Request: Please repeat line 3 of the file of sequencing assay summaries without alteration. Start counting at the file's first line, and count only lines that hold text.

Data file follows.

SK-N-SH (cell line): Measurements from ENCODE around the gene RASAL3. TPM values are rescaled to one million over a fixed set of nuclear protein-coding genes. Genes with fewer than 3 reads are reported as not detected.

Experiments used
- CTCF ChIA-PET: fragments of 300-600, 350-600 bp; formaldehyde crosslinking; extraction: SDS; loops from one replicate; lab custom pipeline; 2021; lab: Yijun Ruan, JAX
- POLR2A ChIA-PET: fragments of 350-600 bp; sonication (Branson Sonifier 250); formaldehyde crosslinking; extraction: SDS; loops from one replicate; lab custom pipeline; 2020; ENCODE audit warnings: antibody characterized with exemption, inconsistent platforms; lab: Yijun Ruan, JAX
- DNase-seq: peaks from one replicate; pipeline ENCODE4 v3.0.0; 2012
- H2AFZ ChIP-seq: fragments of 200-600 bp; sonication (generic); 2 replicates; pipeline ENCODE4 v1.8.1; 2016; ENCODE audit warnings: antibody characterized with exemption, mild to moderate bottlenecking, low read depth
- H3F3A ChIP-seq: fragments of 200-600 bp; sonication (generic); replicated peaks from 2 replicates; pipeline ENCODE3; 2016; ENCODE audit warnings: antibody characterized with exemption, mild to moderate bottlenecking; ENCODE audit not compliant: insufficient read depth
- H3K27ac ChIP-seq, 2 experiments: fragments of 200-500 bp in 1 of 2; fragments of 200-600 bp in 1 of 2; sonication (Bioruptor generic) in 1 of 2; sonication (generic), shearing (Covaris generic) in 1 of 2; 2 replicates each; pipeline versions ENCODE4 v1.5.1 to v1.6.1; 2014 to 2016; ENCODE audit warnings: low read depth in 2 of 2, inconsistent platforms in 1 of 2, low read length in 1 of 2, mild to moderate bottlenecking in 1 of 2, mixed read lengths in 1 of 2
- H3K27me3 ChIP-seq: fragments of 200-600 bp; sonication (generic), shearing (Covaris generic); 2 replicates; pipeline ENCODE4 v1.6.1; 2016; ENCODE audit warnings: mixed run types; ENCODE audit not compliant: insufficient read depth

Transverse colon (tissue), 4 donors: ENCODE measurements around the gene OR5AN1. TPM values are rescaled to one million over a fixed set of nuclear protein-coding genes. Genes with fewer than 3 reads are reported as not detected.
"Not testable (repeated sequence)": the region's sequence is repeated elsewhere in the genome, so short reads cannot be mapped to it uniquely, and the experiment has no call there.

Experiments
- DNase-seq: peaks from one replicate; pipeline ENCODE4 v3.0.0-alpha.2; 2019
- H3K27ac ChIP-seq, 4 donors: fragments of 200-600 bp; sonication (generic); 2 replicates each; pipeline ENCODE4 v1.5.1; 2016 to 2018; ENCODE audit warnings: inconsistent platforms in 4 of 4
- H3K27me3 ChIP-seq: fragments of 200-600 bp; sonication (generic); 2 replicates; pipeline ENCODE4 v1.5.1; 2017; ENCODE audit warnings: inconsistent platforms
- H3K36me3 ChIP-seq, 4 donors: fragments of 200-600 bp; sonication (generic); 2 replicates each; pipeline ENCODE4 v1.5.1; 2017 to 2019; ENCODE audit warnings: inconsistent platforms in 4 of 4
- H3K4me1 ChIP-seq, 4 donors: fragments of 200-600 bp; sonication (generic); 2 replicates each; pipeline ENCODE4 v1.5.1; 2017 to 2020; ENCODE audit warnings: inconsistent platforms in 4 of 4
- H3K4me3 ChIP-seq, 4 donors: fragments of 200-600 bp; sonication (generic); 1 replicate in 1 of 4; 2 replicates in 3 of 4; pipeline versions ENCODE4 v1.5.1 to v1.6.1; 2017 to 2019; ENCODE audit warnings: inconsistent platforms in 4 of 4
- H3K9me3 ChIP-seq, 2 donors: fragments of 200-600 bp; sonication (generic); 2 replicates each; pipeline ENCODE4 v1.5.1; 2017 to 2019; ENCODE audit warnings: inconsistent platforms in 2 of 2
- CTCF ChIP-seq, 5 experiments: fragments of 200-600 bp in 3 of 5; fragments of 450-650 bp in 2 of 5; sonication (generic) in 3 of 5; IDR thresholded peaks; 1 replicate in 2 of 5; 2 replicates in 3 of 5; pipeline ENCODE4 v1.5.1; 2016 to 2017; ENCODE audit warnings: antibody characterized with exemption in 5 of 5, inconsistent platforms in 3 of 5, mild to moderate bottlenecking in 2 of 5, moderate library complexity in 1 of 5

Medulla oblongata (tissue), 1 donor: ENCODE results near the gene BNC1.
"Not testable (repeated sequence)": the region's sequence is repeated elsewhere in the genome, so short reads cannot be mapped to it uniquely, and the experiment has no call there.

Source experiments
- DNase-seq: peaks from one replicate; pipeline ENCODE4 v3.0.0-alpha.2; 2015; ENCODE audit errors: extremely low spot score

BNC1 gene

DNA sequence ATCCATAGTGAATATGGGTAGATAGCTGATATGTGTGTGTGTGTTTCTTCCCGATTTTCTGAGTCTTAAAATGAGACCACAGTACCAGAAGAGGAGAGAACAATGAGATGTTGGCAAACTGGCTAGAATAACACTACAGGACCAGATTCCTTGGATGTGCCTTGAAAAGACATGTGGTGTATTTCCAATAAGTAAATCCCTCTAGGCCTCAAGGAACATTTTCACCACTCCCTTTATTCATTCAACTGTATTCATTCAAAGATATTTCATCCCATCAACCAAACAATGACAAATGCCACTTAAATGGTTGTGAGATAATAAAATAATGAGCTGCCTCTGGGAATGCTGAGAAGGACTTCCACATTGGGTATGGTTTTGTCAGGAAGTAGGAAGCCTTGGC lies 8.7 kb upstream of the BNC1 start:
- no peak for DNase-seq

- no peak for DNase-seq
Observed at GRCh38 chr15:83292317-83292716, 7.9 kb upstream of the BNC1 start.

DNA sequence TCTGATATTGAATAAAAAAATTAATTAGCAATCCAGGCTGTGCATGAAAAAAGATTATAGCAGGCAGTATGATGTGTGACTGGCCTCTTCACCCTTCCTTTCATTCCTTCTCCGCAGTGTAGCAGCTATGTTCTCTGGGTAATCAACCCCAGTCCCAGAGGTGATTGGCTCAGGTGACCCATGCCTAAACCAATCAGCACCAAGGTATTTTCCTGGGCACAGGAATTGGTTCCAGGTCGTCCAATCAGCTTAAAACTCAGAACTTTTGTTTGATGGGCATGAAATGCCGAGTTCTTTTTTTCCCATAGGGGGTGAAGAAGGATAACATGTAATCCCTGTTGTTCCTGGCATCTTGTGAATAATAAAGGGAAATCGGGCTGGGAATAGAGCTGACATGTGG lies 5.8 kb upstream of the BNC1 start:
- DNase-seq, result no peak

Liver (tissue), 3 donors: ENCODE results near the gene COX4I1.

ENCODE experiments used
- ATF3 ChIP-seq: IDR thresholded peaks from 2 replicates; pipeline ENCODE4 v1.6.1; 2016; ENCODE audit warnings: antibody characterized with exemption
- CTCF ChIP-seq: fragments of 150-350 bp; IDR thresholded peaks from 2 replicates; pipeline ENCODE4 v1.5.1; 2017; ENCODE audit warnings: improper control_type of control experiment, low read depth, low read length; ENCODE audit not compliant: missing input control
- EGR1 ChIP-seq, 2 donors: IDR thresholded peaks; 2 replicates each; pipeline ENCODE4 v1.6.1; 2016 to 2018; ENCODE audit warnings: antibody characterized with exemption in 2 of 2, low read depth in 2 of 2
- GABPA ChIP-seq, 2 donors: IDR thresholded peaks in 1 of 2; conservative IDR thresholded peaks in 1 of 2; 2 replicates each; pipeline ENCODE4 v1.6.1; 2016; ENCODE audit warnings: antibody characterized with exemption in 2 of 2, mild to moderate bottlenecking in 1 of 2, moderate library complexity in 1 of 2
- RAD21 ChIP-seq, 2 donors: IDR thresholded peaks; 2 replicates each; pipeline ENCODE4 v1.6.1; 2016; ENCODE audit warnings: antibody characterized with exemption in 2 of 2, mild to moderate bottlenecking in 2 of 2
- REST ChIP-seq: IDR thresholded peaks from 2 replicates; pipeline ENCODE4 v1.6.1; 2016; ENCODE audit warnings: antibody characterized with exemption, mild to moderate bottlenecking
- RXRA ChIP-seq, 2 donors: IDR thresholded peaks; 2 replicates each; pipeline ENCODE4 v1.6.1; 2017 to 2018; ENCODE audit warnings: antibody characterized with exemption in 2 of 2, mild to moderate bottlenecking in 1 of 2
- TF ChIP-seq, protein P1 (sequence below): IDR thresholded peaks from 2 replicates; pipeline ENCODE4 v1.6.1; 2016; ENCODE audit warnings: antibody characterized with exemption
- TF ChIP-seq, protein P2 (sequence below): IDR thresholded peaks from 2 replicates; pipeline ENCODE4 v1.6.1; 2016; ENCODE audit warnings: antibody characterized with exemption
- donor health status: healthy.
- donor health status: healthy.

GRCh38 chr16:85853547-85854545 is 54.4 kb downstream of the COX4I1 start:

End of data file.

- CTCF ChIA-PET: fragments of 300-600, 350-600 bp; formaldehyde crosslinking; extraction: SDS; loops from one replicate; lab custom pipeline; 2021; lab: Yijun Ruan, JAX